This marks another addition to the regular feature here at Little Indiana: Indiana Blogs! If you are an Indiana Blogger, please use the contact form and send me an email. You may be featured right here on Little Indiana.

Indiana Blogs: ML Barnes

Indiana Blogs: ML Barnes

ML Barnes Writes is an Indiana blog that offers a peek inside of a writer’s mind that you’ve always wanted. You know, in case mine isn’t enough.

She’s funny. She’s clever. Oh–and she writes books. Lots of books. Books for kids and books for grown-ups. But they all have one thing in common: good clean fun!

Tree lover. Whovian. Walker. Explorer Searching for the Mothership. She’s got a lot of names for herself. Meet Mari. Who writes. I’m including books from her publishing house below. These are affiliate links–see how I support local using wishlists.

Indiana Blogs: ML Barnes/Flying Turtle Publishing


Why did you start Flying Turtle Publishing?

I wrote the first draft of Parting River Jordan in November of 2005 while participating in the National Novel Writing Month challenge. I was so surprised to find that I wasn’t nauseated when I re-read it that I decided to spend some time re-writing and trying to shape it into a real book.

Fast forward to 2008, when I got brave enough to look for an agent. I had heard all the stories of books being rejected dozens of times, so I was ready to start collecting rejection slips. My third submission got me an agent who asked to read the entire book. That was huge; I was so excited!

Well, she turned it down with possibly the nicest rejection I’ll ever receive. She said that she enjoyed the book; it made her laugh. But that she wouldn’t represent it because she preferred books with only one main character. It dawned on me then how subjective this process could be. I could be turned down for any of a number of reasons. I wrote the book to entertain my mother. She wasn’t getting any younger and neither was I, so I decided to publish myself. I didn’t have a clue that doing so would mean starting a publishing company.

I began blogging when I published in 2009. The blog was called Publishing Without a Parachute and I tried to chronicle the huge mistakes I was making on the self-publishing journey, so that others might avoid them. The problem was that the marketing/blogging/promoting so overwhelmed me, that I stopped blogging.

I started again on the Flying Turtle website in 2011 because conventional business wisdom says “You have to have a blog.” Even if you don’t have a compelling reason. Well, now I do have a reason. is an invitation to tea. It’s inviting readers to hang out and get to know me and, hopefully, to share themselves with me.

What about that name? Why Flying Turtle?
The Flying Turtle is me. A turtle feels comfortable and safe everywhere because its home is always with it. And a turtle with wings (imagination) can go as far as its wings will take it and still be at home wherever it goes.

What are three of your most favorite posts?

What keeps you ready and raring to post? Why do you blog?
I’m a cliché as a writer, kind of quiet and introverted, but I’ve met some readers who really like the books. They knew the names of the characters and wanted to know what was going to happen to them. My words have made connections and I want to keep that going.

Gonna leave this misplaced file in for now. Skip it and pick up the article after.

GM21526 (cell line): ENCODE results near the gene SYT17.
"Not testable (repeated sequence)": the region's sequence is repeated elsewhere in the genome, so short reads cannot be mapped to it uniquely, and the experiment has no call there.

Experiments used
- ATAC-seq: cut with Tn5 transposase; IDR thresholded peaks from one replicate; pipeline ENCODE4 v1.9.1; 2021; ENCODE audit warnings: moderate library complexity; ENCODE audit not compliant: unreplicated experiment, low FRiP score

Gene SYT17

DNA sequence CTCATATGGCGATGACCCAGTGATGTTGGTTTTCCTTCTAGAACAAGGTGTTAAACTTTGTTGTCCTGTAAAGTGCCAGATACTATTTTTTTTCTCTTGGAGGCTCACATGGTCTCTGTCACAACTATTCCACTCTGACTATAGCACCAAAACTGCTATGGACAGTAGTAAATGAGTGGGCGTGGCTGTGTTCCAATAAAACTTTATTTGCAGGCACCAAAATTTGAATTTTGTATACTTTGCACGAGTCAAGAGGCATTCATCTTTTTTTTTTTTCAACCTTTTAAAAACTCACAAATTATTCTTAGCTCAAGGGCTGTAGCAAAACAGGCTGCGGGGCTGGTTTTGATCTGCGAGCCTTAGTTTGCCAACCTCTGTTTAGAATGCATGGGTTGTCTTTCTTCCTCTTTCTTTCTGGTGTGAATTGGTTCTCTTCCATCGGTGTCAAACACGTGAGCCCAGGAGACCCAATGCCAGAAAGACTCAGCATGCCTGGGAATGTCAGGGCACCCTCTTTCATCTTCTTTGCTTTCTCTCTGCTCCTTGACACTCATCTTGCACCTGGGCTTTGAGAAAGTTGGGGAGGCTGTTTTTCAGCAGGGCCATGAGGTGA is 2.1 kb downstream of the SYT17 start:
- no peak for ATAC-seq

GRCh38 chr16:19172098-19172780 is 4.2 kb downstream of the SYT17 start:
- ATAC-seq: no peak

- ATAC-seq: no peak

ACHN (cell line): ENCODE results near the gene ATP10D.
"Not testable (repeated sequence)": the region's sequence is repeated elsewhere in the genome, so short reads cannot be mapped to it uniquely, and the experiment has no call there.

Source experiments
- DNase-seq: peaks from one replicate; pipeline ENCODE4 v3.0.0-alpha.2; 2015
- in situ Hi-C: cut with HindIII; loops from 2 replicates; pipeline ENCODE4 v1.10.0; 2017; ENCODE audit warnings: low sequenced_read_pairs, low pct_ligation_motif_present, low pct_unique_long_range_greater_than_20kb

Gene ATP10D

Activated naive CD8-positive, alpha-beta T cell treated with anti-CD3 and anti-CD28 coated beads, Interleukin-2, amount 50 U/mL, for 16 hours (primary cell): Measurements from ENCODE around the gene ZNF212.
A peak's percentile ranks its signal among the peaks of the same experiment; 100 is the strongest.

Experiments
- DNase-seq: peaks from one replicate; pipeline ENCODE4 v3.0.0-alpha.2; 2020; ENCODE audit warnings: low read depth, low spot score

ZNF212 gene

You don’t just read books–you write them! What are you working on now?
I’m working on a third River Jordan book. Crossing River Jordan ended with a question: Who is Katelyn’s father? So, the story picks up from there. Also, I’ve got a new children’s book in production, Kaylah and the Cupcake Box. It’s a counting book and there’s a version for boys, Kenny and the Cupcake Box.

I think I saw somewhere that you grew up in a family surrounded by great storytellers. Have you always written or did you fall into it somehow?
My family was full of great storytellers and some of my earliest memories involve my grandfather reading to me. Not just kids’ books but everything. We read a lot of field guides—birds, fish, flowers, you name it. I wrote a two-line poem for school and won an award. That was when I got the writing bug, but I was discouraged from pursuing it by well-meaning family members. Got to college and get a good job was the rule at my house. My youngest child was in college before I got serious about writing.

Dinner! If you could have any five AUTHORS over for dinner, living or dead, who would they be–and why?
Louisa May Alcott. Her Little Women meant everything to me. I so wanted to be Jo March and write in a garret. Langston Hughes was the first black writer I’d been introduced to and his poetry was gorgeous and his Jesse. B. Semple stories were so funny. Zilpha Keatly Synder wrote Black and Blue Magic, which got me all caught up in fantasy. Ray Bradbury’s Dandelion Wine changed the way I looked at words. And finally, Douglas Adams. The Hitchhikers Guide to the Galaxy and Dr. Who—Adams was brilliant.

And boy that was hard because I thought of eight others, not the least of which was Shakespeare.

Finally–what are some of your favorite books of all time?
Whee, I get to get in some of the others! The Stand by Stephen King, Harry Potter by J.K. Rowling, The Parable of the Sower by Octavia Butler, Last of Breed by Louis L’Amour, The Complete Works of William Shakespeare. I could go on all day.

Is there anything else that you would like little Indiana readers to know about you or your blog?
Only that reader input makes better writers. Your favorite writers really need to hear from you; your opinions count. One of my favorite reviews was only three stars, but the reader was kind in her corrections and thoughtful in her critique. I took every word to heart and I think (hope) it helped me grow as a writer.

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